Bet on New York emerging a bit more flush from the pandemic. Soon, you might be able to bet on it…literally, online and through mobile means. (OK, actually, you’ll be able to be bet on sporting events that way.)
New York will join the pantheon of states that have legalized mobile sports betting, per a proposal by Gov. Andrew Cuomo released Wednesday (Jan. 6). That would make New York the most populous state to allow that type of wagering. As tallied by lineups.com.14 states have allowed mobile sports betting, with 19 states offer sports betting overall.
Allowing that revenue stream into the state would help close a budget shortfall — to the tune of $16 billion — that has bedeviled the state in the wake of the pandemic. According to reports, Cuomo is set to unveil the proposal to legalize online gambling (he also seeks to legalize marijuana) in his state of the state address that is scheduled for next week.
In terms of how it all might go down, Cuomo is reportedly mulling a single platform/online provider to service online betting in the state, through partnerships with casinos. That would be done through a lottery system, according to reports.
Bloomberg noted that, per data compiled by Vixio GamblingCompliance, the total online betting market can be worth as much as $10 billion in 2025, up from $1.6 billion last year.
Separately, and as reported by PYMNTS, a U.S. Supreme Court decision allowed sports betting in 2018 and online gambling gained ground even as brick and mortar locations had to close. To get a sense of the (pun intended) windfalls that come to states that embrace gaming, the American Gaming Association reported that commercial gaming revenues in the U.S. rebounded to $9 billion in the third quarter, reaching 81 percent of the industry’s pre-COVID-19 levels. Within that headline number, total iGaming revenues stood at $435 million in the quarter, up more than 232 percent. Taken year to date through the end of the third quarter, revenues from that segment stood at a bit more than $1 billion, up a bit more than 205 percent.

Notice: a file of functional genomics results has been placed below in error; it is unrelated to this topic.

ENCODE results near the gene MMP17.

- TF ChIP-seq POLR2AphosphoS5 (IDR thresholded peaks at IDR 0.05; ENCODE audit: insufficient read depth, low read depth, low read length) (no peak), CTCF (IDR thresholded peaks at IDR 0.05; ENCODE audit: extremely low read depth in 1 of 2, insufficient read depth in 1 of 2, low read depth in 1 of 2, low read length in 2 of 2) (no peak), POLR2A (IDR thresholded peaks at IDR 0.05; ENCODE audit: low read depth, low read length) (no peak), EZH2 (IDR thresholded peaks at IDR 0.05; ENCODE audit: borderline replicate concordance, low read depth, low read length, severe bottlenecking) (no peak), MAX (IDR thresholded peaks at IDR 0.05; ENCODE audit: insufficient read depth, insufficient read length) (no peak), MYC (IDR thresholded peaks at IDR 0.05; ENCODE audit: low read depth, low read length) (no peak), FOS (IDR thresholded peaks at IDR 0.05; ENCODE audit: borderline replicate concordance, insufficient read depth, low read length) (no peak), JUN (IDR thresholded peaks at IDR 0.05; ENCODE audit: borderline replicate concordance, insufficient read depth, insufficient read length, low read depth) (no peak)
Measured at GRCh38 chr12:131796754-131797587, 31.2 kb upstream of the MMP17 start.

“The U.S. gambling market is younger, meaning its approach to regulation is more fractured and integrating digital disbursement applications wholesale is more difficult,” PYMNTS wrote back in May.
In the announcement from Cuomo’s office on Wednesday (Jan. 6), Cuomo said that the “operator or platform must have a partnership with one of the existing licensed commercial casinos.” Cuomo said in a statement that accompanied the release that “New York has the potential to be the largest sports wagering market in the United States, and by legalizing online sports betting we aim to keep millions of dollars in revenue here at home, which will only strengthen our ability to rebuild from the COVID-19 crisis.”
On the heels of that news, as Bloomberg reported, the largest sports betting exchange traded fund, the Roundhill Sports Betting & Gaming ETF, spiked more than four percent. Drilling down a bit, companies such as DraftKings, a sports betting operator, were up by as much as 8 percent on the day, closing up nearly 3 percent for the session. DraftKings said in its latest earnings report that monthly Unique Payers for its business-to-consumer (B2C) operation surged 64 percent in contrast to Q3 2019.